Zack Snyder reveals his director’s cut of Justice League takes place “slightly elsewhere” outside of the mainstream DC Extended Universe, which acknowledges the theatrical version of the superhero ensemble completed by Joss Whedon. Zack Snyder’s Justice League occupies what some call “the SnyderVerse,” referring to the filmmaker’s trilogy consisting of the DCEU-launching Man of Steel and middle chapter Batman v Superman: Dawn of Justice. In approaching the Snyder Cut, a four-part epic fulfilling Snyder’s unrealized vision for Justice League that never made it to theaters, the director says he “did [his] own thing” without consideration towards a greater universe:
“I would say, at this point for me, I think that Justice League is slightly elsewhere,” Snyder said on TheFilmJunkee. “Just because with this version of Justice League … I kind of just do my own thing a lot more than I did in the [DCEU films].”
Snyder didn’t consider potential spin-offs that might branch out of Batman v Superman, only setting up the Patty Jenkins-directed Wonder Woman — produced by Snyder — with the invaluable portrait that draws Diana Prince (Gal Gadot) out of hiding in the present-day.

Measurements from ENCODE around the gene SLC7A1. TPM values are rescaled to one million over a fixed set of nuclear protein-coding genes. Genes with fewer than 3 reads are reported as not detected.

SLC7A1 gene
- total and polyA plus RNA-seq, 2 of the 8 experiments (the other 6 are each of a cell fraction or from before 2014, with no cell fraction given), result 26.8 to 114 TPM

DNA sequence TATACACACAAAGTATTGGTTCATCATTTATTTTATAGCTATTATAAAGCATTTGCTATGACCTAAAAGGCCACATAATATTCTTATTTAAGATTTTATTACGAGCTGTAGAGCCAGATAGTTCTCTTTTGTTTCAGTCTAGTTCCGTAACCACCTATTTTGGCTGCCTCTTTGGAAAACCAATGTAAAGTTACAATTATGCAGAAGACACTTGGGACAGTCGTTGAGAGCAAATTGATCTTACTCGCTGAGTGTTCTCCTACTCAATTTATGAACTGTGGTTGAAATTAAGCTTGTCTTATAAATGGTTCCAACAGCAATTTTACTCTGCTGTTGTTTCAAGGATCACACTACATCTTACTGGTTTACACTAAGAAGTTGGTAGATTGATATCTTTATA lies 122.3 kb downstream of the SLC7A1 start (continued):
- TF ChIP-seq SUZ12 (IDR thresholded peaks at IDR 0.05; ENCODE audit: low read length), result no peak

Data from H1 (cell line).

“The only thing that I considered was the photograph that I knew was going to be in Patty’s movie. We shot that, I took it, I put it in my movie and in her movie, so those things worked out pretty nicely,” Snyder said. “But other than that, I was like, ‘Look, I’m going to give you an Aquaman, I’m gonna give you a Flash, do with them as you please.'”
Snyder continued, “‘I’m gonna use them in Justice League, but whatever filmmakers come along — [Aquaman director] James Wan — I just want you to go and go nuts.'”
When Snyder was asked on Vero if ZSJL is canon with the ongoing DCEU, he wrote: “That’s up to you.”
“I believe that [Zack Snyder’s Justice League] really starts to represent its own path,” Snyder told Beyond the Trailer over the summer. “It’s kind of separate now from what I’d say the DC Cinematic Universe is in-continuity. It’s divergent in that way and I think that’s a good thing. The power of DC and one of its cool strengths is its Multiverse concept and where they put filmmakers first and go, ‘We want to hear your individual voices. Take these characters and do a run and show us what you would do with a run in the sense of traditional comic book writing.'”
“So I think that that is a cool and amazing canvas,” he continued. “You know, I’ve heard some someone say like, ‘Oh, so you’re entering the SnyderVerse now.'”